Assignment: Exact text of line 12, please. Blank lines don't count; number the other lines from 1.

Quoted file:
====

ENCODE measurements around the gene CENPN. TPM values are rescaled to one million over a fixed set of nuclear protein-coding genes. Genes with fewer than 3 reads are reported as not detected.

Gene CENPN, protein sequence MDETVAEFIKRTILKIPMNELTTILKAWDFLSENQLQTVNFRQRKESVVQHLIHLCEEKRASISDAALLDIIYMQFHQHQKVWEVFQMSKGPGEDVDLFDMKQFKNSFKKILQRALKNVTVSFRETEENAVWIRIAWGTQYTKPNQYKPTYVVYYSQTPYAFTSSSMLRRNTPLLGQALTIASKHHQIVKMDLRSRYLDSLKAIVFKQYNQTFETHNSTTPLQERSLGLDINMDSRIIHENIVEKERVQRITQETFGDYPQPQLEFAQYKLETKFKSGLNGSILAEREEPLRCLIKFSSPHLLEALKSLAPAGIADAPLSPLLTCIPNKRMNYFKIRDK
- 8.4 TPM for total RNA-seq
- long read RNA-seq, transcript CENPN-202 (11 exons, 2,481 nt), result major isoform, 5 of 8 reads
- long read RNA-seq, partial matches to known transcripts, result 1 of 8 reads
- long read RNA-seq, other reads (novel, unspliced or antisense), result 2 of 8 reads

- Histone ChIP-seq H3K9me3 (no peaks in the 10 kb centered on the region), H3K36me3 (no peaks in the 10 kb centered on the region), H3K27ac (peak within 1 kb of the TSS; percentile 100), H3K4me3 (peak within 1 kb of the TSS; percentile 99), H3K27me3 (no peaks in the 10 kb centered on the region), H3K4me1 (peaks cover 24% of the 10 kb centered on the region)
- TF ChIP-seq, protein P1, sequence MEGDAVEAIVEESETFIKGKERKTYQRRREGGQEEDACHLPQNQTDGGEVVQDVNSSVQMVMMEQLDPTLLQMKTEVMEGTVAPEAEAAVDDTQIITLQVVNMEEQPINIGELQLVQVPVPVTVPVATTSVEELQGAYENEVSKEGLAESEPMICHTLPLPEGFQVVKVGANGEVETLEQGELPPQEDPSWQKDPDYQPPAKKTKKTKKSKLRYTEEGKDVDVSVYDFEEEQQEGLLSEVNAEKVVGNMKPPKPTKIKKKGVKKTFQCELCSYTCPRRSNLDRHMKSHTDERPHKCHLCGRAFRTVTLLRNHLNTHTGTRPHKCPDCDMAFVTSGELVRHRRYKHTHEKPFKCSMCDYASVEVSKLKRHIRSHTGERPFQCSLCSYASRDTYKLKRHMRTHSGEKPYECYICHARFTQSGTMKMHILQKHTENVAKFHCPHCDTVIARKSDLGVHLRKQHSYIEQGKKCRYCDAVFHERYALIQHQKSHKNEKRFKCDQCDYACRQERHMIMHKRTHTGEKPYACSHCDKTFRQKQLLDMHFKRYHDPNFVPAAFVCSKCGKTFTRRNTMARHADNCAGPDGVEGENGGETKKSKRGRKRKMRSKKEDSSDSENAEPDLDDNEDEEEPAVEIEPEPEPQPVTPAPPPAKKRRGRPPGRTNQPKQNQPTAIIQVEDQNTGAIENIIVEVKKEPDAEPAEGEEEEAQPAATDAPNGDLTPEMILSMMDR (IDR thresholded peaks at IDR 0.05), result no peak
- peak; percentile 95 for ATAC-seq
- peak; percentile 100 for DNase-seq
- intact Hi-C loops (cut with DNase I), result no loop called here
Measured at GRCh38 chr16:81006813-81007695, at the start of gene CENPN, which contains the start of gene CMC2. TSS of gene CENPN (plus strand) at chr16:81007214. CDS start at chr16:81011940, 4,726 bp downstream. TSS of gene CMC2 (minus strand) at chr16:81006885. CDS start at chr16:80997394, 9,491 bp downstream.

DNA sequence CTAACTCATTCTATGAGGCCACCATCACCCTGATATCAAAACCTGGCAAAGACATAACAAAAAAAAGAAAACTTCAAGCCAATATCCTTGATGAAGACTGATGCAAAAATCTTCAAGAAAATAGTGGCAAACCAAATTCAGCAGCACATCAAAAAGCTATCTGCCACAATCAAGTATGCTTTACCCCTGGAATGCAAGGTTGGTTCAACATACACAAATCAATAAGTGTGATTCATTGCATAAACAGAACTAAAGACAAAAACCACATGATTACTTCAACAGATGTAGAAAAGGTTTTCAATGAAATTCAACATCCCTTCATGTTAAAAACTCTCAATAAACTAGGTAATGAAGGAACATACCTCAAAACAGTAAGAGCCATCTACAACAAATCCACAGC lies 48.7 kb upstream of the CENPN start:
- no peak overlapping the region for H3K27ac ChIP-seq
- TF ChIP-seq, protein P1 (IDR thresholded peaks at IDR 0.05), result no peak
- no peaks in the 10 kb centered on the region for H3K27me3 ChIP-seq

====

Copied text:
Measured at GRCh38 chr16:81006813-81007695, at the start of gene CENPN, which contains the start of gene CMC2. TSS of gene CENPN (plus strand) at chr16:81007214. CDS start at chr16:81011940, 4,726 bp downstream. TSS of gene CMC2 (minus strand) at chr16:81006885. CDS start at chr16:80997394, 9,491 bp downstream.